PROGENYHEALTH, INC. v. CARESOURCE MANAGEMENT GROUP, CO. et al
MEMORANDUM AND/OR OPINION. SIGNED BY HONORABLE J. CURTIS JOYNER ON 6/15/2017. 6/16/2017 ENTERED AND COPIES E-MAILED.(kp, )
IN THE UNITED STATES DISTRICT COURT
FOR THE EASTERN DISTRICT OF PENNSYLVANIA
CARESOURCE MANAGEMENT GROUP,
CO., ET AL.,
June 15, 2017
Before the Court are Defendants’ Motion to Dismiss (Doc. No.
11), Plaintiff’s Response in Opposition thereto (Doc. No. 14),
Defendants’ Reply in Further Support thereof (Doc. No. 15), and
Plaintiff’s Sur Reply in Further Opposition thereto (Doc. No.
16). For the reasons below, Defendants’ Motion is GRANTED.
Defendant CareSource Management Group, Co. (“CareSource”) is
a managed health plan provider that contracts with state agencies
to provide managed healthcare plans to the public, including to
Medicaid and other state-supported healthcare recipients. (Compl.
at ¶¶ 10-14). In order to provide adequate services, CareSource
regularly enters into subcontractor agreements with specialized
The facts are taken from Plaintiff’s Complaint.
1). In line with the standards governing Fed. R.
factual allegations are viewed in the light most
moving party. Phillips v. Cty. Of Allegheny, 515
(“Compl.,” Doc. No.
Civ. P. 12(b)(6), all
favorable to the nonF.3d 224, 233 (3d
vendors. Id. at ¶ 11. For instance, CareSource contracted with
ProgenyHealth, Inc. (“ProgenyHealth”), the plaintiff in this
case, to provide neonatal medical and case management and
utilization management services pursuant to a contract with the
State of Ohio. Id. at ¶¶ 7, 12.
Sometime after contracting with ProgenyHealth to provide
services in Ohio, CareSource responded to requests for proposals
extended by the Georgia Department of Community Health (the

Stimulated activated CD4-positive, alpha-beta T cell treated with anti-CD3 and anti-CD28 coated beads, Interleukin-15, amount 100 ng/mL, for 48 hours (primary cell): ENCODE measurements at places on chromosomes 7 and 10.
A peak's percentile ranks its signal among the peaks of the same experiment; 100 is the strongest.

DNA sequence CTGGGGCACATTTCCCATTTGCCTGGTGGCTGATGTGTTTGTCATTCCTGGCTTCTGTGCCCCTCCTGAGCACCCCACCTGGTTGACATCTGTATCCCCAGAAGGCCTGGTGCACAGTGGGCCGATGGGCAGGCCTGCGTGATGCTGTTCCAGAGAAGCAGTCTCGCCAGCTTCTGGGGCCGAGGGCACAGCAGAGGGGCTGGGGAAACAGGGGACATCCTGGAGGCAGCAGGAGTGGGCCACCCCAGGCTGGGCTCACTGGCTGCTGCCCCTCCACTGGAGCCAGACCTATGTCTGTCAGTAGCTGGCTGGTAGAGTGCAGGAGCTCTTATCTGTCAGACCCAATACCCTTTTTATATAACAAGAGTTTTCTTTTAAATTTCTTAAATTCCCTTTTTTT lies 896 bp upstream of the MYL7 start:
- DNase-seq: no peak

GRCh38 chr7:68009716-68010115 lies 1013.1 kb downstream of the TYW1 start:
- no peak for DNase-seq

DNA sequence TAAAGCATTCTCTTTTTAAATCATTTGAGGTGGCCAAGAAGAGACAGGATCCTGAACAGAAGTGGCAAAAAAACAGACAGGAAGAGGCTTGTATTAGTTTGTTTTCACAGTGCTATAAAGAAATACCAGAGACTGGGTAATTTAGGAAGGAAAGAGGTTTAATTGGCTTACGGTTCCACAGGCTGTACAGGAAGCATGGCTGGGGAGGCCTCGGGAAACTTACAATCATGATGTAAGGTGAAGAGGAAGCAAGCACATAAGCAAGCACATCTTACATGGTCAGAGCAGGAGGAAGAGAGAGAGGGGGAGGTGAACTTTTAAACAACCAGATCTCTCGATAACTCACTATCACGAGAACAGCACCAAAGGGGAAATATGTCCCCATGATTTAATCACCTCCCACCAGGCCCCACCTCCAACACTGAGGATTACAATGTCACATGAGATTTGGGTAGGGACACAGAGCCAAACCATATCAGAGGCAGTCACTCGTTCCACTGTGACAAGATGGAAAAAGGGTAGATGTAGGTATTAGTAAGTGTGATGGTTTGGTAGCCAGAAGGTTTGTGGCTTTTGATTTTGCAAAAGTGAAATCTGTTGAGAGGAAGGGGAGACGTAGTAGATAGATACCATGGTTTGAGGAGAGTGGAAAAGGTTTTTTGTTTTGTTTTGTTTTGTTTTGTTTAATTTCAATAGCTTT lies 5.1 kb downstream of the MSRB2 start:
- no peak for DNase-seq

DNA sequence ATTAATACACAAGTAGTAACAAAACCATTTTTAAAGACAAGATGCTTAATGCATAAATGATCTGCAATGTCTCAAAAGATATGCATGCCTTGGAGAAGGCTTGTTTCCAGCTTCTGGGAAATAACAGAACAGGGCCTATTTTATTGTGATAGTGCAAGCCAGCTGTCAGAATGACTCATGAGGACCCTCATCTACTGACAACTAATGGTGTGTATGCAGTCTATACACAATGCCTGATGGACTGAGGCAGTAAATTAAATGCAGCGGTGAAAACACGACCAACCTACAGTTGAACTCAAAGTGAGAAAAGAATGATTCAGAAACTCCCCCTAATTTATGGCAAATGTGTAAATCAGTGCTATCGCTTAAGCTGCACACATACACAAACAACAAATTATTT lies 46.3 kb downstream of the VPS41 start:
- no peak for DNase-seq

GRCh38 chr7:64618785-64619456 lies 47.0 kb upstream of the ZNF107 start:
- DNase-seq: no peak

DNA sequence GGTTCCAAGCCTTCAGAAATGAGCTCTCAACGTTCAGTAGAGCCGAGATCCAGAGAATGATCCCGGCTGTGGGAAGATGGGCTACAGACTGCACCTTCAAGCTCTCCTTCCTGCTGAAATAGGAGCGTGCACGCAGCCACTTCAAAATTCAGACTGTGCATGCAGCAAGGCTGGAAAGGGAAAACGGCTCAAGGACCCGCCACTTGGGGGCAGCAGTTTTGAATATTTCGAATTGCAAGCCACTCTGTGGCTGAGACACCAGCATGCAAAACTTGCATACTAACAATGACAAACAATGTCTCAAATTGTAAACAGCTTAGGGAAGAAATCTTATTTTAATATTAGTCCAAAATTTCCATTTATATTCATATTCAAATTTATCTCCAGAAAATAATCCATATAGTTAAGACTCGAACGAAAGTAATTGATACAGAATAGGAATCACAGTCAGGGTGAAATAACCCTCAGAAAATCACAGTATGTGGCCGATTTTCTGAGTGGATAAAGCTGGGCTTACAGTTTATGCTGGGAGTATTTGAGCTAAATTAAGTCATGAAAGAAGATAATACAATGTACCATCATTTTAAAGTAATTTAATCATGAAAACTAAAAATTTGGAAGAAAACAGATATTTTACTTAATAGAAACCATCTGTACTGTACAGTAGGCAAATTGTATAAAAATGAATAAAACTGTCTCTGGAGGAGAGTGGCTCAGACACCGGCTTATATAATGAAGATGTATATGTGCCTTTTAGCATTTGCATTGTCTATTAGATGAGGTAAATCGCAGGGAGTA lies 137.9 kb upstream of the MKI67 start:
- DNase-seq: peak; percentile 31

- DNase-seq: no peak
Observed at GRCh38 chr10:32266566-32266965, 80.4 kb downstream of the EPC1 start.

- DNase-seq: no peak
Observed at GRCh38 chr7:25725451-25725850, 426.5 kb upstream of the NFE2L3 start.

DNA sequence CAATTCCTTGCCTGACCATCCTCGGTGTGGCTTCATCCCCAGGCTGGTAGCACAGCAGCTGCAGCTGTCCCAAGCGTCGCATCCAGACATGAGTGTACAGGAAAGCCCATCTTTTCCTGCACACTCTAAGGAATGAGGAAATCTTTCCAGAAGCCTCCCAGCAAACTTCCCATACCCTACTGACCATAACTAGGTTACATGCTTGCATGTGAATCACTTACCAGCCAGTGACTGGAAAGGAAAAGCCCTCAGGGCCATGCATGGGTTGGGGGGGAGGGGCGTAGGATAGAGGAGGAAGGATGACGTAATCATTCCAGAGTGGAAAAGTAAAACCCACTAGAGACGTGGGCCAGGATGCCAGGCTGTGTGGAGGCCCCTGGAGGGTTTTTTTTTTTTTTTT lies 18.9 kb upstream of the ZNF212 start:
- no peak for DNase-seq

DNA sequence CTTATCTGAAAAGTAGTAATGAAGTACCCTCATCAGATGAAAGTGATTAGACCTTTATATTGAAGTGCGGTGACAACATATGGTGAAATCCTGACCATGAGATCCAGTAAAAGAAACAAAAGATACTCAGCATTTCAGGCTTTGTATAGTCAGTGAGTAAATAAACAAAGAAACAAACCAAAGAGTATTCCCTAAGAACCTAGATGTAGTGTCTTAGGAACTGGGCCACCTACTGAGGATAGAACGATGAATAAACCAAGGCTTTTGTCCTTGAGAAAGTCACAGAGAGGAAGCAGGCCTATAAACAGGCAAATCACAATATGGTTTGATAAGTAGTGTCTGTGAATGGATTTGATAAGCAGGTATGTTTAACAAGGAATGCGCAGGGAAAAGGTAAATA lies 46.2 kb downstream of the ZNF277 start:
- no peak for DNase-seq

“Georgia RFP”) and the Indiana Family and Social Service
Administration (the “Indiana RFP”). CareSource in turn requested
that ProgenyHealth submit Letters of Intent that would permit it
to use ProgenyHealth’s information in their responses to both
RFPs. Id. at ¶ 17. In both RFPs, Defendants praised ProgenyHealth
for its achievements and depicted ProgenyHealth as its “partner.”
Id. at ¶¶ 21, 26, 45. Ultimately, Defendants were awarded the
Indiana and Georgia contracts but elected not to enter into a
subcontract with ProgenyHealth in either case. Id. at ¶¶ 43, 56.
Plaintiff alleges that Defendants relied on ProgenyHealth’s
success and reputation in order to win both the Indiana and
Georgia contracts. Id. at ¶¶ 39, 53. ProgenyHealth asserts that
by neither retaining it for either contract nor compensating
ProgenyHealth for the use of its name and reputation, Defendants
were unjustly enriched. Id. at ¶¶ 76, 82.
ProgenyHealth further alleges that CareSource made promises
and misrepresentations to it regarding future dealings under the
Indiana and Georgia contracts. Id. at ¶¶ 84, 94. ProgenyHealth
asserts that it had 104 meetings with CareSource, many of which
centered on the implementation of ProgenyHealth’s services under
the Indiana and Georgia contracts. Id. at ¶¶ 58-59. ProgenyHealth
also points to several email exchanges occurring between
September and November 2016, in which CareSource purportedly
promised that ProgenyHealth would be involved in the Indiana
contract. Id. at ¶ 67. ProgenyHealth refers to a similar group of
email exchanges occurring between September 2015 and November
2016, regarding the Georgia contract. Id. at ¶ 64. Then, in March
2016, the parties prepared a draft Delegated Services Agreement,
which provided that ProgenyHealth would furnish services under
the Georgia contract. Id. at ¶ 65. Likewise, in October 2016,
CareSource forwarded a draft Delegated Services Agreement, which
departed from the standard contract, for ProgenyHealth to perform
services in Indiana. Id. at ¶ 68.
ProgenyHealth asserts that the numerous meetings, email